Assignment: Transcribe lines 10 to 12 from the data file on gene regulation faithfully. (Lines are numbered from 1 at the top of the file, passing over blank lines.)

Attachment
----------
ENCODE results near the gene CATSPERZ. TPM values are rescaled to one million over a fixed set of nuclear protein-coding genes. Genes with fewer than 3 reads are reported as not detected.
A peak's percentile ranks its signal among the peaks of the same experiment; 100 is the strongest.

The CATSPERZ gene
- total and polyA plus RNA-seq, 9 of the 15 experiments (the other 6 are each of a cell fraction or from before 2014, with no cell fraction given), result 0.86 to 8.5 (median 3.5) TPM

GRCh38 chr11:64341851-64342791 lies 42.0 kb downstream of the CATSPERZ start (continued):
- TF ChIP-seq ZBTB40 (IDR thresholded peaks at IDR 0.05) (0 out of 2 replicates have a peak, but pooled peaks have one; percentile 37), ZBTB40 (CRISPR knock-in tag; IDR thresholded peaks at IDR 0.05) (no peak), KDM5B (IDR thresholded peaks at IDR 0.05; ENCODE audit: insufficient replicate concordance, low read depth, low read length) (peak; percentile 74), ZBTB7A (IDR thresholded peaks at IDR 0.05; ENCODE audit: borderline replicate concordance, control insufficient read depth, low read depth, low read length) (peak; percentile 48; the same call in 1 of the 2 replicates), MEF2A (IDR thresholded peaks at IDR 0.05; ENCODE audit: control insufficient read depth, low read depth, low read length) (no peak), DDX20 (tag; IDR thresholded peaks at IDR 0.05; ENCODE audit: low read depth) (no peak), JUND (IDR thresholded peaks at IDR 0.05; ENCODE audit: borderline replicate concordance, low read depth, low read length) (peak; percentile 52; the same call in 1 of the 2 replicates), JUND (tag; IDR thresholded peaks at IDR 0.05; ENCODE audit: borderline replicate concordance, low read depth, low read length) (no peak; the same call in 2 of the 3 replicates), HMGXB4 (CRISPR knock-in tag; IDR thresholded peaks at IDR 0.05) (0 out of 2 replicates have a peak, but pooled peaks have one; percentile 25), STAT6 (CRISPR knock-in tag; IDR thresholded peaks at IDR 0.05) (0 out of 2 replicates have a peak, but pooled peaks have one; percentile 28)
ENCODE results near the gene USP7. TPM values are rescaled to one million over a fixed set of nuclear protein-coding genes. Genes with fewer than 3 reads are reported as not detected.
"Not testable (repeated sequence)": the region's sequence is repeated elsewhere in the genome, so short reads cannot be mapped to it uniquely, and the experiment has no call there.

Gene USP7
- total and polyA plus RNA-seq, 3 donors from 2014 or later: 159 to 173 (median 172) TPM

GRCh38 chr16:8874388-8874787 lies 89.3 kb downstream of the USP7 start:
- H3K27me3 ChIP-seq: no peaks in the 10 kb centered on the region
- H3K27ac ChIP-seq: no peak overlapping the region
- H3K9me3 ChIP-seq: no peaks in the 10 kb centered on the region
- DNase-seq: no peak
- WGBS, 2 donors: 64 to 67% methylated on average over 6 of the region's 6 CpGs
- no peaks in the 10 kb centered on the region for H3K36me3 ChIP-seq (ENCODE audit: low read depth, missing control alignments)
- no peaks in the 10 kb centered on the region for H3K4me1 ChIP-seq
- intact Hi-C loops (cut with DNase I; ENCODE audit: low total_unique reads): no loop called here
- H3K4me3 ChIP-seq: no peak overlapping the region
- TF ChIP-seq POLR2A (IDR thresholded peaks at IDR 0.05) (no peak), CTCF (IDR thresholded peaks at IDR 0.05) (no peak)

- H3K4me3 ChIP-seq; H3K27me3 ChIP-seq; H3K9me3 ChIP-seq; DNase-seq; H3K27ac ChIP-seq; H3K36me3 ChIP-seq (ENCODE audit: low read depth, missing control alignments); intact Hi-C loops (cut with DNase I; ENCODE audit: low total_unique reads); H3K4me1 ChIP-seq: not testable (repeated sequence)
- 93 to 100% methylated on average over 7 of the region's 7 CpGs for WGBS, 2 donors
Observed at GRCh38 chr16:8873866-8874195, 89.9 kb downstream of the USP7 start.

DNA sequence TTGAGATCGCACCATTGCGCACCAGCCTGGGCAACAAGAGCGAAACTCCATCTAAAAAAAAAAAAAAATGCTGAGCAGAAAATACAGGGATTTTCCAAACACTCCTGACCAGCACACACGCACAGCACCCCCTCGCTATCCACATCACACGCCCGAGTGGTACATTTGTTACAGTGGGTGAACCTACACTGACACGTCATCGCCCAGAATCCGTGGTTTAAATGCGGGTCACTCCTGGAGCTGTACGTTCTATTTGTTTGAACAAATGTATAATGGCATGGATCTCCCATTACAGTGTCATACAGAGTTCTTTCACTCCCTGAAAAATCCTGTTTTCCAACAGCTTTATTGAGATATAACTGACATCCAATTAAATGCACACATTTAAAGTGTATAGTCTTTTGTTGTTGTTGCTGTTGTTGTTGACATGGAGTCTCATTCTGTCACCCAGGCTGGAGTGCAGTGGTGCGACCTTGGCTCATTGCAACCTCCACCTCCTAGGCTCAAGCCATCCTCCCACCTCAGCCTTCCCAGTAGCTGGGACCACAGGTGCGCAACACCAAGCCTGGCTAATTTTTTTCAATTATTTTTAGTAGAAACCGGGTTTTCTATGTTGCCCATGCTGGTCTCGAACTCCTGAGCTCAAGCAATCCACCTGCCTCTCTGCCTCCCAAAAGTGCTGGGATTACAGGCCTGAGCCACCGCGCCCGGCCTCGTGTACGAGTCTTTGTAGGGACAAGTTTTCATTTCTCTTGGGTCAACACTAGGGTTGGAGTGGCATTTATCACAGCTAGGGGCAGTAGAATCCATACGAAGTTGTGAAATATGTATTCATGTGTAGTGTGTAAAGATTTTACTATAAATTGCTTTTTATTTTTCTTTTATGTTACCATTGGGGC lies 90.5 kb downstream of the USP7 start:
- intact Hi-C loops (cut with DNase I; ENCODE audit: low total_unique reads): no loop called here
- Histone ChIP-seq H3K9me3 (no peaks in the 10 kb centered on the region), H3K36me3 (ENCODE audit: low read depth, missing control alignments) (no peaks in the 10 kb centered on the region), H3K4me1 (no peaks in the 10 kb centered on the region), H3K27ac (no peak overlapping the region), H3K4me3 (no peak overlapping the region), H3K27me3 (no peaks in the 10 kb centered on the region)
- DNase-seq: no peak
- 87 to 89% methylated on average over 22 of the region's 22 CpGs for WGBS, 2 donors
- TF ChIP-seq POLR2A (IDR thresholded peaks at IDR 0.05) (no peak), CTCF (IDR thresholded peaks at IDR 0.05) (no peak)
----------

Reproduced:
- total and polyA plus RNA-seq, 3 donors from 2014 or later: 159 to 173 (median 172) TPM

GRCh38 chr16:8874388-8874787 lies 89.3 kb downstream of the USP7 start:
- H3K27me3 ChIP-seq: no peaks in the 10 kb centered on the region